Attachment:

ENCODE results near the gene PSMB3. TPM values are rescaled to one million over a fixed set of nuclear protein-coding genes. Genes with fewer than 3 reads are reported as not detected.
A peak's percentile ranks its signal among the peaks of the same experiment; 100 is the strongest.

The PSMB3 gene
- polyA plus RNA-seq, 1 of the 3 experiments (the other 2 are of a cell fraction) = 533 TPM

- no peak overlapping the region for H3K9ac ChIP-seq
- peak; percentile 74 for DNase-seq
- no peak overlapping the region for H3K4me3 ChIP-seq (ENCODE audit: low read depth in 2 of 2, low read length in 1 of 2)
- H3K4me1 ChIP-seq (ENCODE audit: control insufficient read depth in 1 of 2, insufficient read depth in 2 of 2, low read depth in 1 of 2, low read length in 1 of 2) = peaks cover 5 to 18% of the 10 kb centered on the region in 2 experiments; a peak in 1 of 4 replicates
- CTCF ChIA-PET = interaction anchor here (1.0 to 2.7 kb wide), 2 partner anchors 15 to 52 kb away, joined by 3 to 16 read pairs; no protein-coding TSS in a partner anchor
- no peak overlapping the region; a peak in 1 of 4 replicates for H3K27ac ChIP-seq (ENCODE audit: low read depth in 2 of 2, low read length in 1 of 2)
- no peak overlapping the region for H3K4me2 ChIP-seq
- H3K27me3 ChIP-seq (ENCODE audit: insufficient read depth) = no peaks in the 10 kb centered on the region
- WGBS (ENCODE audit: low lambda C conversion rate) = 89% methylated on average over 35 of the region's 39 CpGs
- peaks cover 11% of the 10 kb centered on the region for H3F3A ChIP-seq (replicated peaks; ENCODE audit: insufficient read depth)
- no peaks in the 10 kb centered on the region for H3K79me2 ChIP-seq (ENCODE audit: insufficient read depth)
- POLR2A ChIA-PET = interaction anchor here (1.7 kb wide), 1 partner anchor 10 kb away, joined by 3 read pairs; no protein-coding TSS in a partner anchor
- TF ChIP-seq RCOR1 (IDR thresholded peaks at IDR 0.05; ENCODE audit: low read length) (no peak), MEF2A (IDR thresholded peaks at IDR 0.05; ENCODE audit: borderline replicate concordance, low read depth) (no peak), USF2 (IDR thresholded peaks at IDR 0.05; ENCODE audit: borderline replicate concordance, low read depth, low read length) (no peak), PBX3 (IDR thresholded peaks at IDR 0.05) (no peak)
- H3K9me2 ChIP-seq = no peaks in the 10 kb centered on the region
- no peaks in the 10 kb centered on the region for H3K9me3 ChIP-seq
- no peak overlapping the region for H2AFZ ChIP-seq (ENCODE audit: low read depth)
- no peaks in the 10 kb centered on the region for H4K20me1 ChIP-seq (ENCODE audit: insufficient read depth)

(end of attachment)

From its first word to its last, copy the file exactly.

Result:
ENCODE results near the gene PSMB3. TPM values are rescaled to one million over a fixed set of nuclear protein-coding genes. Genes with fewer than 3 reads are reported as not detected.
A peak's percentile ranks its signal among the peaks of the same experiment; 100 is the strongest.

The PSMB3 gene
- polyA plus RNA-seq, 1 of the 3 experiments (the other 2 are of a cell fraction) = 533 TPM

- no peak overlapping the region for H3K9ac ChIP-seq
- peak; percentile 74 for DNase-seq
- no peak overlapping the region for H3K4me3 ChIP-seq (ENCODE audit: low read depth in 2 of 2, low read length in 1 of 2)
- H3K4me1 ChIP-seq (ENCODE audit: control insufficient read depth in 1 of 2, insufficient read depth in 2 of 2, low read depth in 1 of 2, low read length in 1 of 2) = peaks cover 5 to 18% of the 10 kb centered on the region in 2 experiments; a peak in 1 of 4 replicates
- CTCF ChIA-PET = interaction anchor here (1.0 to 2.7 kb wide), 2 partner anchors 15 to 52 kb away, joined by 3 to 16 read pairs; no protein-coding TSS in a partner anchor
- no peak overlapping the region; a peak in 1 of 4 replicates for H3K27ac ChIP-seq (ENCODE audit: low read depth in 2 of 2, low read length in 1 of 2)
- no peak overlapping the region for H3K4me2 ChIP-seq
- H3K27me3 ChIP-seq (ENCODE audit: insufficient read depth) = no peaks in the 10 kb centered on the region
- WGBS (ENCODE audit: low lambda C conversion rate) = 89% methylated on average over 35 of the region's 39 CpGs
- peaks cover 11% of the 10 kb centered on the region for H3F3A ChIP-seq (replicated peaks; ENCODE audit: insufficient read depth)
- no peaks in the 10 kb centered on the region for H3K79me2 ChIP-seq (ENCODE audit: insufficient read depth)
- POLR2A ChIA-PET = interaction anchor here (1.7 kb wide), 1 partner anchor 10 kb away, joined by 3 read pairs; no protein-coding TSS in a partner anchor
- TF ChIP-seq RCOR1 (IDR thresholded peaks at IDR 0.05; ENCODE audit: low read length) (no peak), MEF2A (IDR thresholded peaks at IDR 0.05; ENCODE audit: borderline replicate concordance, low read depth) (no peak), USF2 (IDR thresholded peaks at IDR 0.05; ENCODE audit: borderline replicate concordance, low read depth, low read length) (no peak), PBX3 (IDR thresholded peaks at IDR 0.05) (no peak)
- H3K9me2 ChIP-seq = no peaks in the 10 kb centered on the region
- no peaks in the 10 kb centered on the region for H3K9me3 ChIP-seq
- no peak overlapping the region for H2AFZ ChIP-seq (ENCODE audit: low read depth)
- no peaks in the 10 kb centered on the region for H4K20me1 ChIP-seq (ENCODE audit: insufficient read depth)